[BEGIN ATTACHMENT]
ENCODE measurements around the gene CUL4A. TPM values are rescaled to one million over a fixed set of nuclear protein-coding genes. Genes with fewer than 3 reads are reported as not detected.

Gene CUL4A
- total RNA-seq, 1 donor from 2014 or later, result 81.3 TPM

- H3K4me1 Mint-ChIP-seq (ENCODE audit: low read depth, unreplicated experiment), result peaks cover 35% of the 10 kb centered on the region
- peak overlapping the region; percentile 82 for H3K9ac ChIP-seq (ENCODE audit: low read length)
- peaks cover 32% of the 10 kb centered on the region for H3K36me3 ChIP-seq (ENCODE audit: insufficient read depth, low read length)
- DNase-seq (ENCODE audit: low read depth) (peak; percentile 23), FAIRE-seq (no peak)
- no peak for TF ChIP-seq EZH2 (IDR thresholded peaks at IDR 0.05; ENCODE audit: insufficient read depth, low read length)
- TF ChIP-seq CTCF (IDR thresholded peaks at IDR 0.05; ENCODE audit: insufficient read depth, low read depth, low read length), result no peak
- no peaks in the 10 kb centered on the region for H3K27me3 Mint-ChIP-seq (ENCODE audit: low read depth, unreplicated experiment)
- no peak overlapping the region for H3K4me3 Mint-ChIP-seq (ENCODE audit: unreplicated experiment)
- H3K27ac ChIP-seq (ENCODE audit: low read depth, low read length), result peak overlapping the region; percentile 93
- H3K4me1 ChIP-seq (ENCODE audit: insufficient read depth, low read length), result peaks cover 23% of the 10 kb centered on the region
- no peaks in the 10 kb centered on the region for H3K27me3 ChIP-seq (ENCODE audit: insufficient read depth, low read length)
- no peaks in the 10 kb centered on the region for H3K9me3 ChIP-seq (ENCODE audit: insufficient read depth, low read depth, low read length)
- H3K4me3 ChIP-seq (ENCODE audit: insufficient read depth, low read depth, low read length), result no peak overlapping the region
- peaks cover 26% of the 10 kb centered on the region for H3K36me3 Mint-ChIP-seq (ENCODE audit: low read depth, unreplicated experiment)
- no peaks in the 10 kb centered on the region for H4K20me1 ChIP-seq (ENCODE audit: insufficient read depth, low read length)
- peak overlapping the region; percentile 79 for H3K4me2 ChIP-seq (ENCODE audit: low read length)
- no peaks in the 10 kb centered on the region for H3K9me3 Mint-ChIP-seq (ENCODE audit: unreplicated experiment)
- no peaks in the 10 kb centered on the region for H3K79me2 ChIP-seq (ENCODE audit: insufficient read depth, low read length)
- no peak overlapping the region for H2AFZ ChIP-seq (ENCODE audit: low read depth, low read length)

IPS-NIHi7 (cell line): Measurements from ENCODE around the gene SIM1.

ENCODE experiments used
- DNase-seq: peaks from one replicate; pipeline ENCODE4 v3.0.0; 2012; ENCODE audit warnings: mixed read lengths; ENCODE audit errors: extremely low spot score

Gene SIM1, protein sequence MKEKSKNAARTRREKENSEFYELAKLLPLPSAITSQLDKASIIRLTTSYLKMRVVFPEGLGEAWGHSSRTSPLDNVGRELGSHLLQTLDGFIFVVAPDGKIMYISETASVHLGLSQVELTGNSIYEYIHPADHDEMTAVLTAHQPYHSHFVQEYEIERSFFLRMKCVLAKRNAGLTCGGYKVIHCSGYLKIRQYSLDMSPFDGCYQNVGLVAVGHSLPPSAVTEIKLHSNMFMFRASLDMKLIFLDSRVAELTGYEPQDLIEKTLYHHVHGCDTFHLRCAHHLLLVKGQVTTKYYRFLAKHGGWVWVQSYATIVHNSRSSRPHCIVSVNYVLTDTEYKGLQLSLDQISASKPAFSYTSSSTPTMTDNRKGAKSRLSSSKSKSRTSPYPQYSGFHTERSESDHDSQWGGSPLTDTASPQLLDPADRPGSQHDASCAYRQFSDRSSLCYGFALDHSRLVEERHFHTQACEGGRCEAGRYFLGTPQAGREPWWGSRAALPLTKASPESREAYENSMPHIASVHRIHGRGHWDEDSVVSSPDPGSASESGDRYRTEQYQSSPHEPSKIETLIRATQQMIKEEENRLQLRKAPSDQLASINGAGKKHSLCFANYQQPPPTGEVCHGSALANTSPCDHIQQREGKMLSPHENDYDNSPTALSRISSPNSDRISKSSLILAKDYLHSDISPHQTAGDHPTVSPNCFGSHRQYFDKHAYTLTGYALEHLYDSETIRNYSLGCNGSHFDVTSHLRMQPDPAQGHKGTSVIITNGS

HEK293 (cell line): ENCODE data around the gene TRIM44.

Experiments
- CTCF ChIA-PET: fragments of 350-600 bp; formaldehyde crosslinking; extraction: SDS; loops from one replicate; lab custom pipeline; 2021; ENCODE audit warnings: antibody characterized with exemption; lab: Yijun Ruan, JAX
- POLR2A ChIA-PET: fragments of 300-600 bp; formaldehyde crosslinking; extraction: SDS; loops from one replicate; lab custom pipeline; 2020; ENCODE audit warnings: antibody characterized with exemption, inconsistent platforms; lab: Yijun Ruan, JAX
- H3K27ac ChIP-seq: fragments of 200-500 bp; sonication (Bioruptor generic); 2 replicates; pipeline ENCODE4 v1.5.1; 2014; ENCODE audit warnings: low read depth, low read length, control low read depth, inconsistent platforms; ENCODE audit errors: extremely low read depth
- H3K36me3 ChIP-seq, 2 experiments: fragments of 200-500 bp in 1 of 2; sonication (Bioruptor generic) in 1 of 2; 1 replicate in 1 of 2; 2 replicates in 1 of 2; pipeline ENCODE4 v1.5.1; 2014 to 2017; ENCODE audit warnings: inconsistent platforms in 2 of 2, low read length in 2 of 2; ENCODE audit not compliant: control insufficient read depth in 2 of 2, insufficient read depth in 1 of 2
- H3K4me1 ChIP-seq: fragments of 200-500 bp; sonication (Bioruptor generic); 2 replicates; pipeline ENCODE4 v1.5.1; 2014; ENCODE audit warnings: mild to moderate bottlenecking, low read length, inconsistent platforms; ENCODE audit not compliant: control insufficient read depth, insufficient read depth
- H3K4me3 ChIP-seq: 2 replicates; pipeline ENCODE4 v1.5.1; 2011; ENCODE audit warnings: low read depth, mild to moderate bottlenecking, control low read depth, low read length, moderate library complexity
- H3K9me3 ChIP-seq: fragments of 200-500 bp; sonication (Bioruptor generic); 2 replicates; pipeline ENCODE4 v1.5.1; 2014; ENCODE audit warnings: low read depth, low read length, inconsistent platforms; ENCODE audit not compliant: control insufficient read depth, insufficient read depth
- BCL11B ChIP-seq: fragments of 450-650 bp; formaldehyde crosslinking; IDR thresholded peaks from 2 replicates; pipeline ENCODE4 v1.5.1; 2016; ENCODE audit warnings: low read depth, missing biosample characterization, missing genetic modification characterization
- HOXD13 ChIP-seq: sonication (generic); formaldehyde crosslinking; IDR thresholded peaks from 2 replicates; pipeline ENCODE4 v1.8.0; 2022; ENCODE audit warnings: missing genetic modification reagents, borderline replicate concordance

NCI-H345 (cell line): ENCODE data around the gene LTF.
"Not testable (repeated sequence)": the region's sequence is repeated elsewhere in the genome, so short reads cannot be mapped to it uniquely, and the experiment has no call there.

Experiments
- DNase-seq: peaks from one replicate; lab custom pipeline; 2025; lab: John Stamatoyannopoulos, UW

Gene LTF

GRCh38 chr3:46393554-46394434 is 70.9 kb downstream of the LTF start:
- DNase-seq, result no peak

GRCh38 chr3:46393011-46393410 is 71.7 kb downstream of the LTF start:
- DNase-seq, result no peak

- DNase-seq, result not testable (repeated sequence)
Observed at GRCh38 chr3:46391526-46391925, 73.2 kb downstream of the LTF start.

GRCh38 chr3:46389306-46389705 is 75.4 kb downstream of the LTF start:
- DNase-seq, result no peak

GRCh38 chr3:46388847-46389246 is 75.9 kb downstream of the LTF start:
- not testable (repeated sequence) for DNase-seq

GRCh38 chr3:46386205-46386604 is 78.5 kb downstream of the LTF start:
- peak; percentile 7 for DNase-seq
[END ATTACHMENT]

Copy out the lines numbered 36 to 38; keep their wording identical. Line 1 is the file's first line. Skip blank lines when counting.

- BCL11B ChIP-seq: fragments of 450-650 bp; formaldehyde crosslinking; IDR thresholded peaks from 2 replicates; pipeline ENCODE4 v1.5.1; 2016; ENCODE audit warnings: low read depth, missing biosample characterization, missing genetic modification characterization
- HOXD13 ChIP-seq: sonication (generic); formaldehyde crosslinking; IDR thresholded peaks from 2 replicates; pipeline ENCODE4 v1.8.0; 2022; ENCODE audit warnings: missing genetic modification reagents, borderline replicate concordance

NCI-H345 (cell line): ENCODE data around the gene LTF.